Following the release of the consultation on proposals for changes to Gaming Machines and Social Responsibility Measures by DCMS this morning, spokesperson for Fairer Gambling said:
“We welcome the next stage of the government’s review of Fixed Odds Betting Terminals, social responsibility and advertising. The options indicate that the government will consider reducing the maximum stake on FOBTs to £2 a spin. We are confident that, when all the evidence has been considered, £2 will be judged to be the most appropriate level.”
Following the tragic case earlier this year in Warwickshire, where a woman was raped assaulted and almost killed by two men whilst working alone at a bookmakers, MP Graham Jones voices his concerns in a letter to the Association of British Bookmakers.
We were recently contacted by Graham (not his real name), aged 47 from London, who shared with us his personal experience of fixed odds betting terminals (FOBTs). Stories such as Graham’s are vital to ensuring that our campaign keeps its momentum by highlighting the very real problems caused by FOBTs in their current state of regulation.
When the new Association of British Bookmakers CEO, Malcolm George, offered “greater engagement and transparency” to Labour’s Graham Jones MP earlier this year and invited him to visit bookmakers in his Lancashire constituency, Mr Jones was keen to set the record straight on FOBTs and stress that there were no “misconceptions” or “misunderstandings” around the betting industry or FOBTs. Read Graham Jones MP’s full letter of response to Malcolm George here: Graham Jones MP letter to ABB.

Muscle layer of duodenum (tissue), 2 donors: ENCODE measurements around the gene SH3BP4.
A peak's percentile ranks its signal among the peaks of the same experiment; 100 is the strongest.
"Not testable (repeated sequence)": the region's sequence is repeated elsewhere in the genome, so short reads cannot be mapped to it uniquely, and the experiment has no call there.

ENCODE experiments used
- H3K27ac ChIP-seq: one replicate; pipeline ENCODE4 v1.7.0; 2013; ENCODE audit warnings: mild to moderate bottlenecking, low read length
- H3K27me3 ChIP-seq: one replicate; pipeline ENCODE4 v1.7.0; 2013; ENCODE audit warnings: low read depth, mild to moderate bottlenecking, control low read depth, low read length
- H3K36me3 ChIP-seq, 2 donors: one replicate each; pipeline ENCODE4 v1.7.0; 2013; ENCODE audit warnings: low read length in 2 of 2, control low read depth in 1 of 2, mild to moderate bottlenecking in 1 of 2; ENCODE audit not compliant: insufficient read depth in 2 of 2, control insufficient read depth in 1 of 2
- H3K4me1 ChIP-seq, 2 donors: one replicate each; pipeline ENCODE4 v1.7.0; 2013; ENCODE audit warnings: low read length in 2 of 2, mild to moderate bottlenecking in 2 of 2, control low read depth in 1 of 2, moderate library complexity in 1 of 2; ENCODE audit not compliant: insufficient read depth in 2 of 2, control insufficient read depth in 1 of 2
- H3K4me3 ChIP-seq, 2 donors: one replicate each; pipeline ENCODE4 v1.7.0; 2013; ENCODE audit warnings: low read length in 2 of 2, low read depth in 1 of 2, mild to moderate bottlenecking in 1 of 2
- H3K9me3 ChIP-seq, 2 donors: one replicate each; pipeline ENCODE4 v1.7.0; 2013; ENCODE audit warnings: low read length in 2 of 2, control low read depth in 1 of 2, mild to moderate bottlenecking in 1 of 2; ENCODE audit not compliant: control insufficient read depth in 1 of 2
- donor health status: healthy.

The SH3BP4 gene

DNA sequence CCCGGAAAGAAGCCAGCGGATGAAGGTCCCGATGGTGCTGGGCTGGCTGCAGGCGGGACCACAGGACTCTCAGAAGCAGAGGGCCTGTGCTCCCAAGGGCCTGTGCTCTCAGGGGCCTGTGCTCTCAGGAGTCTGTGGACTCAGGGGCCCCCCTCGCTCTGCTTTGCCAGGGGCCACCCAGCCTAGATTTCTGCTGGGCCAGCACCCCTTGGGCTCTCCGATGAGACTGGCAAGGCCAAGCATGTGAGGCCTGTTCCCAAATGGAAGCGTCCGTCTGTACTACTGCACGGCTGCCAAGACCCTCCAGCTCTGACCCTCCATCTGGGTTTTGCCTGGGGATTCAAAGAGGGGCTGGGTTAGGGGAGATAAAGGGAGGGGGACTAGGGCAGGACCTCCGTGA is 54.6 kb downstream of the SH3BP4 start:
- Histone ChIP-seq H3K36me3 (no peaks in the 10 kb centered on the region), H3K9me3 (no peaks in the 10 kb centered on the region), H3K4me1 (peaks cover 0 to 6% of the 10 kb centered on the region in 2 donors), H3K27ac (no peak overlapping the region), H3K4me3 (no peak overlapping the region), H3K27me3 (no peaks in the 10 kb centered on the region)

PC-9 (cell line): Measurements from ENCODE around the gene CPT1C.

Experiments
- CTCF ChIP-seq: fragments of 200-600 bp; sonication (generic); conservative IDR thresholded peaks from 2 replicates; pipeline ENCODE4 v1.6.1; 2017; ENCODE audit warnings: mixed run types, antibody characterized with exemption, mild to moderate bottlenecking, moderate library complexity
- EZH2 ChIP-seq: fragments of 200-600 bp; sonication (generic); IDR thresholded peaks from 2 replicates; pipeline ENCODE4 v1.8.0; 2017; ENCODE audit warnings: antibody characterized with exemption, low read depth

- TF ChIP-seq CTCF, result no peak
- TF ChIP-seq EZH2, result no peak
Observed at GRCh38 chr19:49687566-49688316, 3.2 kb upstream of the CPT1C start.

The letter attracted coverage in the Sunday People, another long term supporter of the campaign to reduce FOBT stakes from £100 to £2 per spin.
The Campaign for Fairer Gambling has criticised claims by Featurespace, the behavioural analytics company which conducted FOBT research on behalf of the Responsible Gambling Trust (RGT).
Featuresapace’s founder, David Excell, has stated that the £2 cap on FOBTs has been seen as the “silver bullet” to alleviate FOBT problem gambling, but that his research has shown the cap to be an “ineffective” solution.
Responding to this claim, a Campaign spokesperson said: “The RGT research, published today, includes the claim that a reduction of stake size will not decrease rates of gambling harm. There is of course no empirical evidence to support this conclusion as there has been no effort to impose a stake reduction and monitor the results, a limitation which the authors fail to identify.